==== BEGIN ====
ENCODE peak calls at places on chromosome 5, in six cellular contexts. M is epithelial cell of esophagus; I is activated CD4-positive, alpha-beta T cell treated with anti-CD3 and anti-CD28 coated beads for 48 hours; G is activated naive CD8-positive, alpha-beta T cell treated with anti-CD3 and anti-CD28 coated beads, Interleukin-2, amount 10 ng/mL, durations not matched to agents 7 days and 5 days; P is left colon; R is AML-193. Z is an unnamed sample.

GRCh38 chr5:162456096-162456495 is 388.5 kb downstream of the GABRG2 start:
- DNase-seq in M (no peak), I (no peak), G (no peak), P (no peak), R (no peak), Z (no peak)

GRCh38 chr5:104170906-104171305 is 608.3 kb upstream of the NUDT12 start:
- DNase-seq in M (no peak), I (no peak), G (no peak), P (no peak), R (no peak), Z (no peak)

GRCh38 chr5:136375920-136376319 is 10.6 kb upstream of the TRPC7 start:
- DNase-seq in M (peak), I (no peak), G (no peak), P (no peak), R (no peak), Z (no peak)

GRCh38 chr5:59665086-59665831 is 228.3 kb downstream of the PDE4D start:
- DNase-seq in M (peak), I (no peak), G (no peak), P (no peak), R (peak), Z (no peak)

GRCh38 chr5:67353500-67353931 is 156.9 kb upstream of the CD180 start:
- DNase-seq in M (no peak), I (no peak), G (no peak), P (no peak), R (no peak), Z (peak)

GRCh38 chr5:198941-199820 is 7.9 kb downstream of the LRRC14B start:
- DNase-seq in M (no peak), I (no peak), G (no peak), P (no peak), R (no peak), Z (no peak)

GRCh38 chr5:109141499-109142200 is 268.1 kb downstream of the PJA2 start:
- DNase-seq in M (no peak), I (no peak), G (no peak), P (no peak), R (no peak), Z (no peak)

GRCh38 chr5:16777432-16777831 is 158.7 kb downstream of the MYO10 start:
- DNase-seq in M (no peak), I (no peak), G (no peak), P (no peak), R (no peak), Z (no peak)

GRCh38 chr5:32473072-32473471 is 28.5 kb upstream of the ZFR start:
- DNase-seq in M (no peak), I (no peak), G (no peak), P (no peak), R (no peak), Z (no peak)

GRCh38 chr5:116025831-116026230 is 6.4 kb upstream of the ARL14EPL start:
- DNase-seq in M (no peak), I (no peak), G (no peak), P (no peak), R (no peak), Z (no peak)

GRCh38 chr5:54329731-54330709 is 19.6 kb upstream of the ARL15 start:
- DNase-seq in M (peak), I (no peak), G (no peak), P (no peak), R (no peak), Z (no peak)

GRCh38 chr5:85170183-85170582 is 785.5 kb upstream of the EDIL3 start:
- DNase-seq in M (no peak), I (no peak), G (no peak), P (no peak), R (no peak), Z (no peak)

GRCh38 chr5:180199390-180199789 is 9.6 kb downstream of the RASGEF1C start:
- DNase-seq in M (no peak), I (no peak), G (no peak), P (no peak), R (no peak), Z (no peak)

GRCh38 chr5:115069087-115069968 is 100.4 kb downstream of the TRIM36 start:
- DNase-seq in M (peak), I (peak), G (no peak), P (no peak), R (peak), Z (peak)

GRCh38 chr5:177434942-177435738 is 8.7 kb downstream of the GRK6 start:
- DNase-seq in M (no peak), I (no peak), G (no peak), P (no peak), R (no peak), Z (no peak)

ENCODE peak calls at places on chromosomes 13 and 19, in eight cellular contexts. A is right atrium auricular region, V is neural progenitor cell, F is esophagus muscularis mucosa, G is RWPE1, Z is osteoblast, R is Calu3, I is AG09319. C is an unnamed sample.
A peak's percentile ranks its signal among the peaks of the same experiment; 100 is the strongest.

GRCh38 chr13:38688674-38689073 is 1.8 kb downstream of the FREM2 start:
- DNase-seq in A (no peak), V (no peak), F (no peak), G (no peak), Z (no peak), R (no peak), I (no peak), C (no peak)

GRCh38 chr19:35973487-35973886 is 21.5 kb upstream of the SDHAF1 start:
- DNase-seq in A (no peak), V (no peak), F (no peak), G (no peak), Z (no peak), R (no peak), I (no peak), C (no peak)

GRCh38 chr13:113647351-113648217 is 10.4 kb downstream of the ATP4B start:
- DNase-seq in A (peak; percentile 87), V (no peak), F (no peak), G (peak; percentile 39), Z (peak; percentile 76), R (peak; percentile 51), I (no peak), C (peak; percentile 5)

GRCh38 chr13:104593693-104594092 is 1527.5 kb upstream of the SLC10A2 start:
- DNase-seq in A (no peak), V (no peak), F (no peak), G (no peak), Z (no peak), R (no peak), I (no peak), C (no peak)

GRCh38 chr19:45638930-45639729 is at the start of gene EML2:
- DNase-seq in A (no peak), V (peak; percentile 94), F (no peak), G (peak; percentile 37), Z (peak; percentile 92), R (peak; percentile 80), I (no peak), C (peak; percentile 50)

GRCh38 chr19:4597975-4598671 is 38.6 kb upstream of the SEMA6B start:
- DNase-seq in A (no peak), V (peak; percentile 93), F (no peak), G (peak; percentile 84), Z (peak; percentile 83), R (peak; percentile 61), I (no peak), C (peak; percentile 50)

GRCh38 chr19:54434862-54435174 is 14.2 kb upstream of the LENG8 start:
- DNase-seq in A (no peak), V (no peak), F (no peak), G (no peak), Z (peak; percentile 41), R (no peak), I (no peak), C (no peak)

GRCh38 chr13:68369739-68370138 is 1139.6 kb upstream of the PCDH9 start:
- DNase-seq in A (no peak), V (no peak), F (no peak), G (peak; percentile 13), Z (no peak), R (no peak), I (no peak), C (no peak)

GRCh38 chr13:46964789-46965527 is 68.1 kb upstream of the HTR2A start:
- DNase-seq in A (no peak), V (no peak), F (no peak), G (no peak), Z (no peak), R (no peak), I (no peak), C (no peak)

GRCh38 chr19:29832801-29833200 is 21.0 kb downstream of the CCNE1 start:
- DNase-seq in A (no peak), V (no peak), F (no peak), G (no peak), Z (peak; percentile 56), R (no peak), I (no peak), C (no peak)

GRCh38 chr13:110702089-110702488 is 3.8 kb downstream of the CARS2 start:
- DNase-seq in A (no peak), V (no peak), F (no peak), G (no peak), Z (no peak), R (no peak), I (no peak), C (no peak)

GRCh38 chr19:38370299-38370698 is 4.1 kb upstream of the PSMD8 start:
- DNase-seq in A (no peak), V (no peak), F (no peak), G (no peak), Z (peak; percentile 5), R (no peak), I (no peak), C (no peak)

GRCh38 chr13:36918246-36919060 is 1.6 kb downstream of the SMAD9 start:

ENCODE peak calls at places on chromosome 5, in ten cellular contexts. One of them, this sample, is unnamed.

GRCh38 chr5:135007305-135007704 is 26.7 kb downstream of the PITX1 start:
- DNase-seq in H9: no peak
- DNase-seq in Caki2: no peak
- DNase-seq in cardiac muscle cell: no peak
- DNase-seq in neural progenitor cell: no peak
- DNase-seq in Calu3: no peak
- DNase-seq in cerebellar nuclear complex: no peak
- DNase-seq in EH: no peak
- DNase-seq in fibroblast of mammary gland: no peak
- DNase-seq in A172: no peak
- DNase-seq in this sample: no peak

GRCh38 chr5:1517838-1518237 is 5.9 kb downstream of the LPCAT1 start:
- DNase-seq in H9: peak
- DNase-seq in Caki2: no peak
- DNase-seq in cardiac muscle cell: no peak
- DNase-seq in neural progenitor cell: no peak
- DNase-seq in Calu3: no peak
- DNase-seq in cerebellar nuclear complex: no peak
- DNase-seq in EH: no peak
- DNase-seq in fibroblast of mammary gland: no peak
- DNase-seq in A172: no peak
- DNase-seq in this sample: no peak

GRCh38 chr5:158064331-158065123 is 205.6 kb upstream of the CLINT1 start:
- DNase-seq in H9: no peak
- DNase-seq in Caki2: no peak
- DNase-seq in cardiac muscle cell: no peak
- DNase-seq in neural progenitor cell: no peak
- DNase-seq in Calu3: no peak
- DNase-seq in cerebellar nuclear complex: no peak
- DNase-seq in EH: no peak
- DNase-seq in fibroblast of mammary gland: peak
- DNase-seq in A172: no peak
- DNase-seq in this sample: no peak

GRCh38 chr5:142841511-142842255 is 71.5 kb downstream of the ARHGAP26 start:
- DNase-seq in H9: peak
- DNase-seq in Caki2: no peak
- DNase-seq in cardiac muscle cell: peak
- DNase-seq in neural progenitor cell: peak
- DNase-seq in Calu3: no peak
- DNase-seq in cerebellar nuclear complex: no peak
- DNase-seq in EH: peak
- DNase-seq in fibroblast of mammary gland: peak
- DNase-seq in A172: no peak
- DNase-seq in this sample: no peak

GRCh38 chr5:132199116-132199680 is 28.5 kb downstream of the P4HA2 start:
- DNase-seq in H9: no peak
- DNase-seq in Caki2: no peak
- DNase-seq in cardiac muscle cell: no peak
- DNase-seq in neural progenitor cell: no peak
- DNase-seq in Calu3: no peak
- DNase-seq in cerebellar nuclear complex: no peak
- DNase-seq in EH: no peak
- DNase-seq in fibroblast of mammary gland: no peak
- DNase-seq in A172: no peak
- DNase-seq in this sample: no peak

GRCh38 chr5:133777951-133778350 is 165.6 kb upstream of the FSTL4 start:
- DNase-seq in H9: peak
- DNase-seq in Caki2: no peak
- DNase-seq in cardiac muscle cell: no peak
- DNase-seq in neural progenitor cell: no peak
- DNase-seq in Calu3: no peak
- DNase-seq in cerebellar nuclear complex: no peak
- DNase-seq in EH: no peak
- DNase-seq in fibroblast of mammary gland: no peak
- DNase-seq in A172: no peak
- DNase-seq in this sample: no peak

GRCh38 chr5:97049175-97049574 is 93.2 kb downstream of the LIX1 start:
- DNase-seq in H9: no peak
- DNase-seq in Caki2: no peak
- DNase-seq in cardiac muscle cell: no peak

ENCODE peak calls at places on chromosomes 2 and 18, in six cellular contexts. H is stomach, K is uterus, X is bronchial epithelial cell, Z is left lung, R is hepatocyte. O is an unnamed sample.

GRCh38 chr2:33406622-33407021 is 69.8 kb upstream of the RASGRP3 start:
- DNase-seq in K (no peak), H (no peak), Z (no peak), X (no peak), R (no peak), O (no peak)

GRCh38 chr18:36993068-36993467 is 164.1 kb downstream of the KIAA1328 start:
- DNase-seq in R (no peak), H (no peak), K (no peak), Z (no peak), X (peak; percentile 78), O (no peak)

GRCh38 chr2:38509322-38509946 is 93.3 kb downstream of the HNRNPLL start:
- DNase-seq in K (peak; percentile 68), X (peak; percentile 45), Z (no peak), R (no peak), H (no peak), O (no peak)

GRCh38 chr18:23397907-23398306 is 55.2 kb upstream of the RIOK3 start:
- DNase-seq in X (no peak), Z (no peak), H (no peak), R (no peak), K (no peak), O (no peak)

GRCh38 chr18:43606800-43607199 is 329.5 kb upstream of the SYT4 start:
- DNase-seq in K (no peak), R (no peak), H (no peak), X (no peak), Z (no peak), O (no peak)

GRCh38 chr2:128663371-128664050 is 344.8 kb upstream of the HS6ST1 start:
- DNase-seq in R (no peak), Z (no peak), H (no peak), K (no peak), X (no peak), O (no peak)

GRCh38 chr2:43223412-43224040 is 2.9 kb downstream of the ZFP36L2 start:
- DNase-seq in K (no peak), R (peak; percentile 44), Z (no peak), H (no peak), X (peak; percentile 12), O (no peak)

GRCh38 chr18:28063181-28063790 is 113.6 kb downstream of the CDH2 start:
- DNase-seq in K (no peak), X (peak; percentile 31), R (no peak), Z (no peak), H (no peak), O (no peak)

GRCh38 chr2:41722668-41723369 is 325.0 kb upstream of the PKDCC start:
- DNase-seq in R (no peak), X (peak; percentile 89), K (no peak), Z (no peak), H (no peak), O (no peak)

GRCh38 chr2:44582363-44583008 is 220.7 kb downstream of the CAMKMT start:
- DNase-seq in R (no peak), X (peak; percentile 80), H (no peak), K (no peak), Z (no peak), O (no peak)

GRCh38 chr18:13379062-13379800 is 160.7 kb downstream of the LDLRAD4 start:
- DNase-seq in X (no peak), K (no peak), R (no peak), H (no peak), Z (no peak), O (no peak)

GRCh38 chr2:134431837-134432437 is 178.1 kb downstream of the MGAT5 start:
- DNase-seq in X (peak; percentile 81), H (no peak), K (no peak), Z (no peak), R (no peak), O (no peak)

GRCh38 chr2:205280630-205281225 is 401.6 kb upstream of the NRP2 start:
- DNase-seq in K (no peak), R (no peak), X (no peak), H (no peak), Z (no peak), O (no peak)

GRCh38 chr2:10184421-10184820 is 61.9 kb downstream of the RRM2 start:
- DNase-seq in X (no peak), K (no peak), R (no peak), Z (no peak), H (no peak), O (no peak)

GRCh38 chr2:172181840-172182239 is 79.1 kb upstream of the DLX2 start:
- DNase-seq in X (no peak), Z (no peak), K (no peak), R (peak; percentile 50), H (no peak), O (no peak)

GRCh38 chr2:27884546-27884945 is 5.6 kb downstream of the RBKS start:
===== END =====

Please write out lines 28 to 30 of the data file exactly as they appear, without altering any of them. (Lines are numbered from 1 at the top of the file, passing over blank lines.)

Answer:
GRCh38 chr5:115069087-115069968 is 100.4 kb downstream of the TRIM36 start:
- DNase-seq in M (peak), I (peak), G (no peak), P (no peak), R (peak), Z (peak)

GRCh38 chr5:177434942-177435738 is 8.7 kb downstream of the GRK6 start: